A church of 1816-19 by the Manchester architect John Palmer.
The foundation stone of the Roman Catholic church of St Mary & St John the Baptist Pleasington, also known as Pleasington Priory, was laid on June 6th 1816. On the 24th August 1819 the church opened. In the intervening period £20,000 had been spent to create a church that Pevsner describes as “astonishing”.
The building is the work of John Palmer, a Manchester based architect and antiquarian. Palmer was born in Bishop Middleham, Durham, in 1783. He died in Manchester, from where he practised, in 1846. Other work by Palmer includes the church of St Mary, Blackburn – now the Cathedral – (1820-6), Holy Trinity, Ashton-in-Makerfield (1837-8) and St Augustine’s Catholic Chapel, Salford (1820). In 1816 he re-erected the Saxon crosses in the Market Square, Sandbach, Cheshire. Palmer also wrote an “Architectural Description of the Collegiate Church” (now Manchester Cathedral), and did restoration work on that building.
Pleasington church was paid for by John Francis Butler (later known as Butler-Bowden), as a thank-offering. The Butlers were prominent Lancashire Roman Catholics, and the west front features a portrait bust of the donor in military uniform (see photograph).
The church is a large building comprising a five bay nave with aisles, a tall polygonal apse, and an exceptionally tall clerestory. In place of a tower are two large pinnacles that rise above the west front. The southern one has a single bell. Entry is not by the traditional south porch, but by the west door. This has three orders of concave moulding with paterae that sweep around the arch, uninterrupted by capitals. Above is a hoodmould with fleurons. The door is set in a large arch with three figure brackets. At its apex is an “Eye of Providence”, a symbol popular in the C17 and C18, seen on the Great Seal of the United States, and sometimes associated with Freemasonry. Above this is a large rose window. The gable is topped by an attractive openwork parapet. In a niche is the inscription Johannes Palmer Architectus.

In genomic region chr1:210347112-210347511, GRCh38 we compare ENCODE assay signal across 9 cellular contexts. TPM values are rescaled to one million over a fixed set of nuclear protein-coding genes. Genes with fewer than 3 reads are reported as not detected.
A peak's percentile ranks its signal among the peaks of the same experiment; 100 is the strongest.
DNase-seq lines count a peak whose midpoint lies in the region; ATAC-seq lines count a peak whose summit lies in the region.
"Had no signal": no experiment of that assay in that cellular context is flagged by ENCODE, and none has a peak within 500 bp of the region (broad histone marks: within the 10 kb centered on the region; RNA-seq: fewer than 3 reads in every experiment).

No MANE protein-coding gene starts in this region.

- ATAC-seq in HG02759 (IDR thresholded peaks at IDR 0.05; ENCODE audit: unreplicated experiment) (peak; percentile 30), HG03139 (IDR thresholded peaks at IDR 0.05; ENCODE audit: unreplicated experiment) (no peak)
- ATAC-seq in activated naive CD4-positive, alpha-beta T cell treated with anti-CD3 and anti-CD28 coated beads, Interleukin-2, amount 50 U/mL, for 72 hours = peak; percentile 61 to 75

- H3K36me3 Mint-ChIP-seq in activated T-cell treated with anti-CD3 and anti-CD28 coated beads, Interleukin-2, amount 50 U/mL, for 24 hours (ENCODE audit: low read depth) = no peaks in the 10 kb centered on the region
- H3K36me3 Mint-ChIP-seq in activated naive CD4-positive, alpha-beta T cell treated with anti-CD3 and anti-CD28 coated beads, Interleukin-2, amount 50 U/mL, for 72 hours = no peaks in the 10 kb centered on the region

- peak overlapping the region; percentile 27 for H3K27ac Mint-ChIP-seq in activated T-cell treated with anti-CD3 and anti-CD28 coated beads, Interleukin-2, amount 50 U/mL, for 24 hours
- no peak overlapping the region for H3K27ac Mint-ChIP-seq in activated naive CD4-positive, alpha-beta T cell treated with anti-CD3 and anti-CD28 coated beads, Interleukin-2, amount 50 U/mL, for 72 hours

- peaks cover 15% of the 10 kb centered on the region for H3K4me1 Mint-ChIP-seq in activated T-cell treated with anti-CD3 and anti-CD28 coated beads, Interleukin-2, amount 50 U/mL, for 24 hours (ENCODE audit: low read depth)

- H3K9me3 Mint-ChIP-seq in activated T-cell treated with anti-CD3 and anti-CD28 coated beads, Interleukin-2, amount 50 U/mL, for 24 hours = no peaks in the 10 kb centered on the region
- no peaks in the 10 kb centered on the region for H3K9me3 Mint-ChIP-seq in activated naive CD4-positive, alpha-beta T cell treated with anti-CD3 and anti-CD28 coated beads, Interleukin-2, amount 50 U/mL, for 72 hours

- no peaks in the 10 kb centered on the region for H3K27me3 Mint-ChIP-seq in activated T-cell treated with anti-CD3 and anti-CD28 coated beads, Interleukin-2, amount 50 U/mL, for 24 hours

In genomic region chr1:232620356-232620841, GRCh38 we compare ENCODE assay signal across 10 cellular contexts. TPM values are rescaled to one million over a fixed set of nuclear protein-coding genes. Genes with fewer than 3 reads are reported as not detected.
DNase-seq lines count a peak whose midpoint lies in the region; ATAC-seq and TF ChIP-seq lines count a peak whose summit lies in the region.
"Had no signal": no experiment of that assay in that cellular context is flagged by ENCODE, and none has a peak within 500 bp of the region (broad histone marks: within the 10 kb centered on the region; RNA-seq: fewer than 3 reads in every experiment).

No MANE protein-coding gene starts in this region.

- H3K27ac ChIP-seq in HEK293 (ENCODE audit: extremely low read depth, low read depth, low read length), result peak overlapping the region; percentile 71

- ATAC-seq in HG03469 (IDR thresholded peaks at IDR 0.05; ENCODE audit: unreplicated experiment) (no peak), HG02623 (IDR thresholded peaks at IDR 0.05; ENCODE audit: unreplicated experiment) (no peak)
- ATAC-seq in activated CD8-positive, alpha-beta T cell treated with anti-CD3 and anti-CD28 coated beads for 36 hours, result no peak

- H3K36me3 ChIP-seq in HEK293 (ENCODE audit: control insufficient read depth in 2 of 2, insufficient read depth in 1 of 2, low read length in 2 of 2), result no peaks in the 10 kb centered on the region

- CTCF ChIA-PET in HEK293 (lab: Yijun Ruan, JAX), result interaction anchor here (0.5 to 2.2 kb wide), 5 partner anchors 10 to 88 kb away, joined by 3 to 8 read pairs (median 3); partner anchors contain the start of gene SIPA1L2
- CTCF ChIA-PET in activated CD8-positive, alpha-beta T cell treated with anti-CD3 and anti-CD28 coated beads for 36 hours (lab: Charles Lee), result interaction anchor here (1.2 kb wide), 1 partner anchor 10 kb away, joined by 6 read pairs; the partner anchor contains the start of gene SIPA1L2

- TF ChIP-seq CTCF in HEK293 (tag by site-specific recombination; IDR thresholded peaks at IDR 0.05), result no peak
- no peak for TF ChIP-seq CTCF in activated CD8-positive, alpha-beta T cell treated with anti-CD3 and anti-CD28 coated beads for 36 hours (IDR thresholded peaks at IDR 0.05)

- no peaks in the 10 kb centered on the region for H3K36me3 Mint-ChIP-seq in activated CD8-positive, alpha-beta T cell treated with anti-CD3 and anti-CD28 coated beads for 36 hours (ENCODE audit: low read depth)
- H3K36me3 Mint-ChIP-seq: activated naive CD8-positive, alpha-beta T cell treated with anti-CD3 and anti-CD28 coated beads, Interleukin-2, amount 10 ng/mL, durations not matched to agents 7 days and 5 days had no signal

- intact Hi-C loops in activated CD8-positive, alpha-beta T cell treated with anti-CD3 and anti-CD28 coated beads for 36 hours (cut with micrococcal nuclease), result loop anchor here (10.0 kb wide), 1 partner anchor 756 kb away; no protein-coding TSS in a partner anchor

The church, like many in the period 1800 – 1840, though obviously Gothic, does not exhibit a particular Gothic style. Nor is there a considered attempt at historical accuracy: Pugin’s influence had yet to be felt. Overall the feel is Perpendicular – see the aisle windows and arcade piers. However, the triple stepped lancets of the clerestory suggest Early English, and the west front uses a variety of elements, including C12 dogtooth ornament. The south side of the church reflects the five internal bays. The windows are separated by slender buttresses with canopied niches. The buttresses have pinnacles at the west and east end, and those between have pedestals. The aisles are embattled, whilst the openwork parapet of the west front continues above the clerestory.
Inside the church the emphasis is on the vertical. The nave arcades are tall and slender, and though inspired by Perpendicular precedents, have Early English dogtooth. The tall chancel arch frames the apse, and all the ceilings have plasterwork vaulting. Very large flat bosses with scenes dominate the quadripartite vaulting of the nave roof.
The church has an unusual narthex/entrance which allows the visitor to view the interior of the church without having unbridled access – less satisfying than an open church, but better than being locked out!